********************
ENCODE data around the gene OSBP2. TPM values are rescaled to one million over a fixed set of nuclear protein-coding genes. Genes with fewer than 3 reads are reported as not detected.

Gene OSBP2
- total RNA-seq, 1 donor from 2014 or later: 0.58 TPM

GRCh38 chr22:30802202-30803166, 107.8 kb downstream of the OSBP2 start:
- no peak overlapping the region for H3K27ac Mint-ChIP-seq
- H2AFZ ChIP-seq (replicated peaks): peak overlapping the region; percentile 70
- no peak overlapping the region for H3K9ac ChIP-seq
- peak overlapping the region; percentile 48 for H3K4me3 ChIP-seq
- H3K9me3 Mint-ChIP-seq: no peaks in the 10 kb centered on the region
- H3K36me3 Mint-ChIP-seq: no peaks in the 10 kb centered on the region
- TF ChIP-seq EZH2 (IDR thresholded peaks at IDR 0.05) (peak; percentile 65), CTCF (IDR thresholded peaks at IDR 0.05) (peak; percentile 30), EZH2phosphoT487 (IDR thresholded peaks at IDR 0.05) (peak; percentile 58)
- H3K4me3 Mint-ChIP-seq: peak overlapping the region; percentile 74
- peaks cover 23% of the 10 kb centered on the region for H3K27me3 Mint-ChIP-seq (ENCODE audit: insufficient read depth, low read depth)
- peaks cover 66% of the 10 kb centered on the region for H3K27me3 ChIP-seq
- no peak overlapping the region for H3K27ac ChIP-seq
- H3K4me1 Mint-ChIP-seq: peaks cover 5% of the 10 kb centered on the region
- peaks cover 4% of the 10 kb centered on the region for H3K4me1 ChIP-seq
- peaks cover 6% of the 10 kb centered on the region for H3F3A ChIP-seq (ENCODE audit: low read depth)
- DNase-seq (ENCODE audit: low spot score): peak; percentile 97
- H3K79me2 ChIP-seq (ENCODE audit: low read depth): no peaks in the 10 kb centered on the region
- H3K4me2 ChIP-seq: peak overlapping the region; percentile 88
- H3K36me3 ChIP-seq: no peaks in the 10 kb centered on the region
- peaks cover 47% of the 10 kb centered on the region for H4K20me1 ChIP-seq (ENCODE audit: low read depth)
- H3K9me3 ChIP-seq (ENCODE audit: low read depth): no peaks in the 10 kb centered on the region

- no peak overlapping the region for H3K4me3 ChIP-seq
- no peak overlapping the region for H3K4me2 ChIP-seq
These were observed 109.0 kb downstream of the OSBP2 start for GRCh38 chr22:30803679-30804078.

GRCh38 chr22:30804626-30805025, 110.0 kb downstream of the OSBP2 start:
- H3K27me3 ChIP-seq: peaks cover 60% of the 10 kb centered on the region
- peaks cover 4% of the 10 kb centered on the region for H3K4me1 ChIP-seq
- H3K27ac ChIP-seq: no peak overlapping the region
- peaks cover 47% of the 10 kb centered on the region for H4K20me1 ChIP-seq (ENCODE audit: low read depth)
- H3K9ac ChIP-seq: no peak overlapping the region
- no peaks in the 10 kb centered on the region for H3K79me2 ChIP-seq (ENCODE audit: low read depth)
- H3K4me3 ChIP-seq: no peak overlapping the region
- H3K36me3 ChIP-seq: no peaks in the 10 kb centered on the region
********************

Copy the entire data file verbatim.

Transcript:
ENCODE data around the gene OSBP2. TPM values are rescaled to one million over a fixed set of nuclear protein-coding genes. Genes with fewer than 3 reads are reported as not detected.

Gene OSBP2
- total RNA-seq, 1 donor from 2014 or later: 0.58 TPM

GRCh38 chr22:30802202-30803166, 107.8 kb downstream of the OSBP2 start:
- no peak overlapping the region for H3K27ac Mint-ChIP-seq
- H2AFZ ChIP-seq (replicated peaks): peak overlapping the region; percentile 70
- no peak overlapping the region for H3K9ac ChIP-seq
- peak overlapping the region; percentile 48 for H3K4me3 ChIP-seq
- H3K9me3 Mint-ChIP-seq: no peaks in the 10 kb centered on the region
- H3K36me3 Mint-ChIP-seq: no peaks in the 10 kb centered on the region
- TF ChIP-seq EZH2 (IDR thresholded peaks at IDR 0.05) (peak; percentile 65), CTCF (IDR thresholded peaks at IDR 0.05) (peak; percentile 30), EZH2phosphoT487 (IDR thresholded peaks at IDR 0.05) (peak; percentile 58)
- H3K4me3 Mint-ChIP-seq: peak overlapping the region; percentile 74
- peaks cover 23% of the 10 kb centered on the region for H3K27me3 Mint-ChIP-seq (ENCODE audit: insufficient read depth, low read depth)
- peaks cover 66% of the 10 kb centered on the region for H3K27me3 ChIP-seq
- no peak overlapping the region for H3K27ac ChIP-seq
- H3K4me1 Mint-ChIP-seq: peaks cover 5% of the 10 kb centered on the region
- peaks cover 4% of the 10 kb centered on the region for H3K4me1 ChIP-seq
- peaks cover 6% of the 10 kb centered on the region for H3F3A ChIP-seq (ENCODE audit: low read depth)
- DNase-seq (ENCODE audit: low spot score): peak; percentile 97
- H3K79me2 ChIP-seq (ENCODE audit: low read depth): no peaks in the 10 kb centered on the region
- H3K4me2 ChIP-seq: peak overlapping the region; percentile 88
- H3K36me3 ChIP-seq: no peaks in the 10 kb centered on the region
- peaks cover 47% of the 10 kb centered on the region for H4K20me1 ChIP-seq (ENCODE audit: low read depth)
- H3K9me3 ChIP-seq (ENCODE audit: low read depth): no peaks in the 10 kb centered on the region

- no peak overlapping the region for H3K4me3 ChIP-seq
- no peak overlapping the region for H3K4me2 ChIP-seq
These were observed 109.0 kb downstream of the OSBP2 start for GRCh38 chr22:30803679-30804078.

GRCh38 chr22:30804626-30805025, 110.0 kb downstream of the OSBP2 start:
- H3K27me3 ChIP-seq: peaks cover 60% of the 10 kb centered on the region
- peaks cover 4% of the 10 kb centered on the region for H3K4me1 ChIP-seq
- H3K27ac ChIP-seq: no peak overlapping the region
- peaks cover 47% of the 10 kb centered on the region for H4K20me1 ChIP-seq (ENCODE audit: low read depth)
- H3K9ac ChIP-seq: no peak overlapping the region
- no peaks in the 10 kb centered on the region for H3K79me2 ChIP-seq (ENCODE audit: low read depth)
- H3K4me3 ChIP-seq: no peak overlapping the region
- H3K36me3 ChIP-seq: no peaks in the 10 kb centered on the region